Results
Mycoplasma hyorhinis infection in gastric cancer tissues was revealed and statistical analysis indicated a significant association between mycoplasma infections and lymph node metastasis, Lauren's Classification, TNM stage, and age of the patients. Mycoplasma hyorhinis promoted tumor cell migration, invasion and metastasis in vitro and in vivo, which was possibly associated with the enhanced phosphorylation of EGFR and ERK1/2. The antibody against p37 protein of Mycoplasma hyorhinis could inhibit the migration of the infected cells.
Conclusions
The infection of mycoplasma hyorhinis may contribute to the development of gastric cancer and Mycoplasma hyorhinis-induced malignant phenotypes were possibly mediated by p37.
doi:10.1186/1471-230X-10-132
PMCID: PMC2993648  PMID: 21062494
16.  The role of colonoscopy in the management of intestinal obstruction: a 20-year retrospective study 
BMC Gastroenterology  2010;10:130.
Purpose
The aim of the study was to assess the use colonoscopy over time in the assessment of large bowel obstruction in a tertiary university hospital.
Methods
Retrospective analysis of surgical and colonoscopy records for the years 1990-2009 in a university hospital. All patients diagnosed with non-conservatively managed bowel obstruction were included.
Results
We recorded 644 patients diagnosed with non-conservatively managed bowel obstruction. Four hundred forty-one (67.3%) were managed only by surgery, 157 (23.6%) were managed by colonoscopy, and 46 (6.9%) by combined colonoscopy and surgery. Patients over 77 years were more likely to receive colonoscopy as monotherapy or combined with surgery as compared to younger patients. Management by colonoscopy only and by combined colonoscopy and surgery increased over time.
Conclusions
Colonoscopy in the management of non-conservatively treated bowel obstruction increased over time. However, therapeutic colonoscopy still has a limited role in bowel obstruction either as monotherapy or combined with surgery.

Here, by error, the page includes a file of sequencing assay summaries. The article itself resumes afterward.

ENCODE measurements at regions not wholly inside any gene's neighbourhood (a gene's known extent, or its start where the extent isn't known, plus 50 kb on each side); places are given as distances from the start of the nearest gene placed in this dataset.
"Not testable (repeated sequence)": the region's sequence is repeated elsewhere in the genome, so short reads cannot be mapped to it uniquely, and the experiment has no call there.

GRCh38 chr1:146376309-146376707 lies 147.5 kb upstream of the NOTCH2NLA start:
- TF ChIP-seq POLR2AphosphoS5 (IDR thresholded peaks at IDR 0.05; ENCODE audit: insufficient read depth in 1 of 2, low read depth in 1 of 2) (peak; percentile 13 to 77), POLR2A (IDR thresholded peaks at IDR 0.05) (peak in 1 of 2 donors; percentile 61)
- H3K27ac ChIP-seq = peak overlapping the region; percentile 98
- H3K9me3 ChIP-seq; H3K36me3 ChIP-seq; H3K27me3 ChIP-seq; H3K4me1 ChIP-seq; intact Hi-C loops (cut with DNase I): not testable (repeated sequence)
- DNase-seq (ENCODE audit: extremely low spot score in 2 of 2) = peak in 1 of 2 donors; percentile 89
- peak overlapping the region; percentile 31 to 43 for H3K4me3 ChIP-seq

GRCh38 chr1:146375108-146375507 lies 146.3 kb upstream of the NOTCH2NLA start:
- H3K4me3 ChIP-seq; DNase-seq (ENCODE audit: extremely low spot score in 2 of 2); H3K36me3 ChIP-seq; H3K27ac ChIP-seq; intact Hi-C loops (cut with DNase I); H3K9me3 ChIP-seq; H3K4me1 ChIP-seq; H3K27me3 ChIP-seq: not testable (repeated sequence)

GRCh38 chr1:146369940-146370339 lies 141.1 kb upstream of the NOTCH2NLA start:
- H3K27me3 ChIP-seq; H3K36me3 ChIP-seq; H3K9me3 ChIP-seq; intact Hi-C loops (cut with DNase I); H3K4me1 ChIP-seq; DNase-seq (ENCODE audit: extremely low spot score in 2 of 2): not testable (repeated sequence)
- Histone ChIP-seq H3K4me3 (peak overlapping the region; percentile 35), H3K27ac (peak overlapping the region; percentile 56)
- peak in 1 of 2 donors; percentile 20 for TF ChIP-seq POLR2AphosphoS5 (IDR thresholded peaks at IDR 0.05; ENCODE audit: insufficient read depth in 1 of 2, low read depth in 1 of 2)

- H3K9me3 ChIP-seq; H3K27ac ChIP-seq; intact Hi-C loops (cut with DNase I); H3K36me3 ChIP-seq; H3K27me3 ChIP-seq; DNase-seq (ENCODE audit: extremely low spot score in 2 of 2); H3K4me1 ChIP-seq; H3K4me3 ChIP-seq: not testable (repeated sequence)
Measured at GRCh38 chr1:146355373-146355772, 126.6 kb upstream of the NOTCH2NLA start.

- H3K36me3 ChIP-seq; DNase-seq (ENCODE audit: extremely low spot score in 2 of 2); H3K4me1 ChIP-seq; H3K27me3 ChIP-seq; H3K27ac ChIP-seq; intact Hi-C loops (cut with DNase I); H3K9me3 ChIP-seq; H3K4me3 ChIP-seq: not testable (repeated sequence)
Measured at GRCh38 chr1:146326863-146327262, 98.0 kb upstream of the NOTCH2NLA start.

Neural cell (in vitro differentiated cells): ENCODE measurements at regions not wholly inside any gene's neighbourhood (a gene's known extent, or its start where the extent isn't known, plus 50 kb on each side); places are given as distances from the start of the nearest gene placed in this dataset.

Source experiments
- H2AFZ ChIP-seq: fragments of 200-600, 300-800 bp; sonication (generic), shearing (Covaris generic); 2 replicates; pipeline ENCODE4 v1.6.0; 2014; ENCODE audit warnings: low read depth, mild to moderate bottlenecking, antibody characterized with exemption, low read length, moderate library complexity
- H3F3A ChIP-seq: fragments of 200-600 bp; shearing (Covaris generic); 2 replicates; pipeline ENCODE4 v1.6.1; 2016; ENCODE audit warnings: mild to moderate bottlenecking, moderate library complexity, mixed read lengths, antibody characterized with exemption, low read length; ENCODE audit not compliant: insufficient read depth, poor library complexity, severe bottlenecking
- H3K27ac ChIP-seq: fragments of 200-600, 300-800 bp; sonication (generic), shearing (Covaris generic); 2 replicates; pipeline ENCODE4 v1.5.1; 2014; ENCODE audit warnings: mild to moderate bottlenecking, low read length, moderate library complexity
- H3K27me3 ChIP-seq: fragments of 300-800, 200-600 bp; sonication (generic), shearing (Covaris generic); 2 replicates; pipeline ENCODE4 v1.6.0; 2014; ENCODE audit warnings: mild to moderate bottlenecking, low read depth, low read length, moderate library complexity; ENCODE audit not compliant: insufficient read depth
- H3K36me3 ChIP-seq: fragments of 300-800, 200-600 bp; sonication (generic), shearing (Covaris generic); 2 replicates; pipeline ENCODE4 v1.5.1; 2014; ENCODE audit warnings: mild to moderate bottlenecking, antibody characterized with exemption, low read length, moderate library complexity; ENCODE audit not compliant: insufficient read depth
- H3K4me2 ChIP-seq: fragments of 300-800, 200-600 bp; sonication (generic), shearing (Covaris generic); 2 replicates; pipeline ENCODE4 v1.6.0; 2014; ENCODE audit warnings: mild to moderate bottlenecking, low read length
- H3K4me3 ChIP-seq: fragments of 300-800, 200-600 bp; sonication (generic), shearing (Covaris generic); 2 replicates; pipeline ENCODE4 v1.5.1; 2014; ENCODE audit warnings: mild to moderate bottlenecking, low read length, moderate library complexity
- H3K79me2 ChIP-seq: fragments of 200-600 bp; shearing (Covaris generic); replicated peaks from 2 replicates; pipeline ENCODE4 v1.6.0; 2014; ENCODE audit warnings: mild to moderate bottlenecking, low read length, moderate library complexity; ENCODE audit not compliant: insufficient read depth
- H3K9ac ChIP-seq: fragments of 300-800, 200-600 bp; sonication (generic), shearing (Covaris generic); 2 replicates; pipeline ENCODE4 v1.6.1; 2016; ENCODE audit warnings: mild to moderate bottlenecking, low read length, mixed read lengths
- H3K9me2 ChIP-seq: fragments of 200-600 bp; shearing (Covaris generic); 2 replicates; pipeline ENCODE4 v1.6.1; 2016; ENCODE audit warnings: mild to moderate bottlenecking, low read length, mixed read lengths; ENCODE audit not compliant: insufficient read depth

doi:10.1186/1471-230X-10-130
PMCID: PMC2988711  PMID: 21059218
17.  Lymphatic marker podoplanin/D2-40 in human advanced cirrhotic liver- Re-evaluations of microlymphatic abnormalities 
BMC Gastroenterology  2010;10:131.
Background
From the morphological appearance, it was impossible to distinguish terminal portal venules from small lymphatic vessels in the portal tract even using histochemical microscopic techniques. Recently, D2-40 was found to be expressed at a high level in lymphatic endothelial cells (LECs). This study was undertaken to elucidate hepatic lymphatic vessels during progression of cirrhosis by examining the expression of D2-40 in LECs.
Methods
Surgical wedge biopsy specimens were obtained from non-cirrhotic portions of human livers (normal control) and from cirrhotic livers (LC) (Child A-LC and Child C-LC). Immunohistochemical (IHC), Western blot, and immunoelectron microscopic studies were conducted using D2-40 as markers for lymphatic vessels, as well as CD34 for capillary blood vessels.
Results
Imunostaining of D2-40 produced a strong reaction in lymphatic vessels only, especially in Child C-LC. It was possible to distinguish the portal venules from the small lymphatic vessels using D-40. Immunoelectron microscopy revealed strong D2-40 expression along the luminal and abluminal portions of the cell membrane of LECs in Child C-LC tissue.
Conclusion
It is possible to distinguish portal venules from small lymphatic vessels using D2-40 as marker. D2-40- labeling in lymphatic capillary endothelial cells is related to the degree of fibrosis in cirrhotic liver.
doi:10.1186/1471-230X-10-131
PMCID: PMC2995474  PMID: 21059220
18.  Laparoscopic versus conventional appendectomy - a meta-analysis of randomized controlled trials 
BMC Gastroenterology  2010;10:129.
Background
Although laparoscopic surgery has been available for a long time and laparoscopic cholecystectomy has been performed universally, it is still not clear whether open appendectomy (OA) or laparoscopic appendectomy (LA) is the most appropriate surgical approach to acute appendicitis. The purpose of this work is to compare the therapeutic effects and safety of laparoscopic and conventional "open" appendectomy by means of a meta-analysis.